You Are What You Measure: Embracing Records Management Standards
There is much chatter about adherence to industry standards in the records management field. That’s a good thing. There is, however, one nagging question: What standards and best practices are we talking about?
As it turns out, there are many standards that influence RIM practice. Some are legal or regulatory in nature and thus inviolable. Others are influenced by associations, best practices, business demands and even national trends. There remains no single set of international standards, though the industry has been moving in that direction in recent years.
In 1996, Australia established a national RIM standard. This generated interest at the International Organization for Standardization, or ISO, in expanding those guidelines to a global level. The result was ISO 15489, issued in 2001 as a basic framework for good records management that could be tailored by country and business.
The process hasn’t stopped there. As new technologies and business concerns have emerged, other rules and regulations have come into play. While they may address all or parts of records management, the guidelines that exist today contain common themes aimed at quality and compliance. Here are a few that are important to consider:
- Generally Accepted Recordkeeping Principles – These are common guidelines for managing records. Developed by ARMA International and routinely called “the Principles,” they provide a shared language and common benchmarking method, and serve as a model for related legislative and judicial decisions. Read more in our Generally Accepted Recordkeeping Principles article.
- ISO 15489 – This set of global standards comprises two parts: 1) a definition of records management, benefits of a solid process and regulatory considerations; and, 2) practical guidelines for applying the framework described in the first part, including monitoring, documenting, retrieving, auditing and training. While helpful, ISO 15489 may require interpretation based on the needs of an organization and regulations that vary between nations.
- National Archives and Records Administration – NARA oversees the keeping of records within the U.S. federal government. It issues guidelines and directives based on new laws, regulations and executive orders – for example, the 2011 presidential memorandum calling for more efficient government records management. For organizations that aren’t governed by NARA regulations, those standards remain strong examples for any RIM operation.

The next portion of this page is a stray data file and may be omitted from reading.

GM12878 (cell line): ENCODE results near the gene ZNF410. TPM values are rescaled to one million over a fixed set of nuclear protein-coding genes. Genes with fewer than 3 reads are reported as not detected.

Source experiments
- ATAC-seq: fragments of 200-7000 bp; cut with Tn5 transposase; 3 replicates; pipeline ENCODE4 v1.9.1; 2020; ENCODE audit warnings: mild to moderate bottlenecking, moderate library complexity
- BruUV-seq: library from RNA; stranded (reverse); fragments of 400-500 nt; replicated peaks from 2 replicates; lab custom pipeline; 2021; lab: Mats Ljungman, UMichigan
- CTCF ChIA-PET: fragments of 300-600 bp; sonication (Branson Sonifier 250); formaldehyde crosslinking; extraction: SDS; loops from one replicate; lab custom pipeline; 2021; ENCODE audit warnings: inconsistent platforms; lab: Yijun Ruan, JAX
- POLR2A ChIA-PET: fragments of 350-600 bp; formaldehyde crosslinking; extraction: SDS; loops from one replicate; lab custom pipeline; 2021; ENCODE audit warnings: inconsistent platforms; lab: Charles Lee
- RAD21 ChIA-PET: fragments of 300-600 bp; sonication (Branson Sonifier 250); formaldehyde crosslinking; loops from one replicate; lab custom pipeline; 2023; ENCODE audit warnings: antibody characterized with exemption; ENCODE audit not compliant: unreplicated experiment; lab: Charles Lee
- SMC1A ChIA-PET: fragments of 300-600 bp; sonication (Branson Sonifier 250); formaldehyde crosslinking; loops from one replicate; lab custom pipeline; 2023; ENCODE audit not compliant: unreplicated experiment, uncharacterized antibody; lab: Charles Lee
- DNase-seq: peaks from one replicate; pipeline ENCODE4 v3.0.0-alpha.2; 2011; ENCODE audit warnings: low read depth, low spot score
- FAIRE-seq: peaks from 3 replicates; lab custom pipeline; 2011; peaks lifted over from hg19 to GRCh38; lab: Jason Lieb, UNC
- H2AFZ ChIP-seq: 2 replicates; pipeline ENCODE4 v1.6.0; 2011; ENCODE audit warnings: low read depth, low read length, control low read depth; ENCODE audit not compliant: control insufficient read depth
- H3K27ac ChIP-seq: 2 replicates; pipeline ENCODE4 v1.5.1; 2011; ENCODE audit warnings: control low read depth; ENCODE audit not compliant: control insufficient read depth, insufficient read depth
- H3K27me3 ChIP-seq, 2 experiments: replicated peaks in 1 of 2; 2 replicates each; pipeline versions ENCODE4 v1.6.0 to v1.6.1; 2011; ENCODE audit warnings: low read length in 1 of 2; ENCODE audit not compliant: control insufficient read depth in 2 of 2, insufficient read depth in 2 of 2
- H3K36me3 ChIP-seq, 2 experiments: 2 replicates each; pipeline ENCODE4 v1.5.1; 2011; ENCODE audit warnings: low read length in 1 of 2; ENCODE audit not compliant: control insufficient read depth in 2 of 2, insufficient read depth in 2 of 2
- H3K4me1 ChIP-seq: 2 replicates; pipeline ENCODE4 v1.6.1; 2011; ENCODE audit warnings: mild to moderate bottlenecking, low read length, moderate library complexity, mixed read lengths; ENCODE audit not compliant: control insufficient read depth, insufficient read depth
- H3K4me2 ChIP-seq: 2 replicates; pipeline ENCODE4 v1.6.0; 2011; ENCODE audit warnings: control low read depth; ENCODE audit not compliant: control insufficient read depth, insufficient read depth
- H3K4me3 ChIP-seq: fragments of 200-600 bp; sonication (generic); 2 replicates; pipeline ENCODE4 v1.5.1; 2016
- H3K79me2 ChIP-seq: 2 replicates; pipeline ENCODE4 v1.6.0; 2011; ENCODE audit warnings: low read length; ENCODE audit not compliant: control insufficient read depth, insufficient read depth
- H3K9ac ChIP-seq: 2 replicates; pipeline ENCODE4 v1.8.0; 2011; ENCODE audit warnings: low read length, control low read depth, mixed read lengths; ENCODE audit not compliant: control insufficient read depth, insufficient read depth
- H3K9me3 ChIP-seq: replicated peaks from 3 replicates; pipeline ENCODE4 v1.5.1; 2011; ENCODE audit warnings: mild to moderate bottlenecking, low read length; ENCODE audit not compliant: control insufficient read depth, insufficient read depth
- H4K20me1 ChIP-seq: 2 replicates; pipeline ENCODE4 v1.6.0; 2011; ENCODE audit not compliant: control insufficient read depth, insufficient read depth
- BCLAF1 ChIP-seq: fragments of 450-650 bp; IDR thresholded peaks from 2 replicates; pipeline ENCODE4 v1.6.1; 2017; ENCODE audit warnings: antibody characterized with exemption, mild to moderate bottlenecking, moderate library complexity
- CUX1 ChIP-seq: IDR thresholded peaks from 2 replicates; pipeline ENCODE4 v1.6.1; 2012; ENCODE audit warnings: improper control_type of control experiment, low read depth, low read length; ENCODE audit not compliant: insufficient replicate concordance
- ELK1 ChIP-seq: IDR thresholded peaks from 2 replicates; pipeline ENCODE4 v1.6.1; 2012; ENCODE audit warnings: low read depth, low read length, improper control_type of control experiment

- Open Archival Information System – Created for use by NASA, the OAIS model has expanded across other disciplines as a means to collect, store and access digital records regardless of time and technological changes.
- Sarbanes-Oxley Act – This oft-cited law, passed in the wake of several corporate scandals in the last decade, established more uniform and stringent records retention, legal preparation and auditing requirements. Its provisions elevated RIM from a low-priority activity to one with major business implications.
- Various national standards – Many nations have their own standards and models for records and information management. These may have clear connections to ISO 15489 as well as specific requirements that meet in-country laws and regulations.
A complete list, including standards that touch on specific elements in RIM processes, would be exceptionally long and ever-changing. (For a glimpse of a few significant standards, read our A Few Laws Governing Records Management article.) The key takeaway is to translate the standards, models and best practices into a system that meets your business, legal, regulatory and quality requirements.
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Abraxas embraces the highest standards for quality, efficiency, knowledge, and capabilities in records management – assuring compliance and giving clients a competitive advantage. We provide clients with tailored records and information management solutions, delivering the business intelligence that matters most — and we do it more efficiently and reliably than anyone else, particularly in highly regulated industries. To learn more, email firstname.lastname@example.org or call us: 866.535.0016 (toll-free) or 269.226.0016.